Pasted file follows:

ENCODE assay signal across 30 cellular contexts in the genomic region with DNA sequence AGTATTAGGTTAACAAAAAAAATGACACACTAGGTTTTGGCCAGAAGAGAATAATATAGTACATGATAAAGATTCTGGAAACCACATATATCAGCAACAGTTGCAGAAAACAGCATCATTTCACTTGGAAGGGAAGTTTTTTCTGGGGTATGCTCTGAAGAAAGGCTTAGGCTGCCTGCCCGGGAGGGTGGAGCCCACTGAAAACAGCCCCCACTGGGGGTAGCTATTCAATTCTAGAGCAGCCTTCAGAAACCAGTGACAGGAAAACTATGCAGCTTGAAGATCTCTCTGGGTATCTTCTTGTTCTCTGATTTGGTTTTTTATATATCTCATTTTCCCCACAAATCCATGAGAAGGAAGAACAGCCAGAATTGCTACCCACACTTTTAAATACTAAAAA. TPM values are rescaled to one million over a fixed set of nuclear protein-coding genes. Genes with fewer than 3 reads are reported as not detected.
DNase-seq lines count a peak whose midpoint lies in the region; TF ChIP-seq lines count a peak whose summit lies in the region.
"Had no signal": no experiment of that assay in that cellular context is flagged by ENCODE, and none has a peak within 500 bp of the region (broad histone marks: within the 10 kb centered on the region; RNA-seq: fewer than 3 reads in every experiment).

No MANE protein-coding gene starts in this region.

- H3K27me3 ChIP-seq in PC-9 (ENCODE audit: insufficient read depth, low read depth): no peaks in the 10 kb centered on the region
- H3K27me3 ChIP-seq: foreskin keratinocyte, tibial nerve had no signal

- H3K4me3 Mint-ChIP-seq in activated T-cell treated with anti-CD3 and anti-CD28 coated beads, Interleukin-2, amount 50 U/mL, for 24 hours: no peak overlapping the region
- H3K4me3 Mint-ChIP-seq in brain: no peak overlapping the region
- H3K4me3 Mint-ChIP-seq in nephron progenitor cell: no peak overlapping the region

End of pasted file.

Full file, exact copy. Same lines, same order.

ENCODE assay signal across 30 cellular contexts in the genomic region with DNA sequence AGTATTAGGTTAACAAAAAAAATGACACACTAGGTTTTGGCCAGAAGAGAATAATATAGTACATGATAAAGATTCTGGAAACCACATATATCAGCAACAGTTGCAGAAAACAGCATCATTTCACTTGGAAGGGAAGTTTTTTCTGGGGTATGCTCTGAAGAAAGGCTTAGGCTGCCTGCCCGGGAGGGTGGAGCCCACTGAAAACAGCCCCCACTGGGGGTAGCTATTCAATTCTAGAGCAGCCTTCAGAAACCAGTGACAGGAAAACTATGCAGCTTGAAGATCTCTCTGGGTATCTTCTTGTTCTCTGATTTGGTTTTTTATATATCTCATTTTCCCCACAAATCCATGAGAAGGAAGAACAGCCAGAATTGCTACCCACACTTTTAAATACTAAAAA. TPM values are rescaled to one million over a fixed set of nuclear protein-coding genes. Genes with fewer than 3 reads are reported as not detected.
DNase-seq lines count a peak whose midpoint lies in the region; TF ChIP-seq lines count a peak whose summit lies in the region.
"Had no signal": no experiment of that assay in that cellular context is flagged by ENCODE, and none has a peak within 500 bp of the region (broad histone marks: within the 10 kb centered on the region; RNA-seq: fewer than 3 reads in every experiment).

No MANE protein-coding gene starts in this region.

- H3K27me3 ChIP-seq in PC-9 (ENCODE audit: insufficient read depth, low read depth): no peaks in the 10 kb centered on the region
- H3K27me3 ChIP-seq: foreskin keratinocyte, tibial nerve had no signal

- H3K4me3 Mint-ChIP-seq in activated T-cell treated with anti-CD3 and anti-CD28 coated beads, Interleukin-2, amount 50 U/mL, for 24 hours: no peak overlapping the region
- H3K4me3 Mint-ChIP-seq in brain: no peak overlapping the region
- H3K4me3 Mint-ChIP-seq in nephron progenitor cell: no peak overlapping the region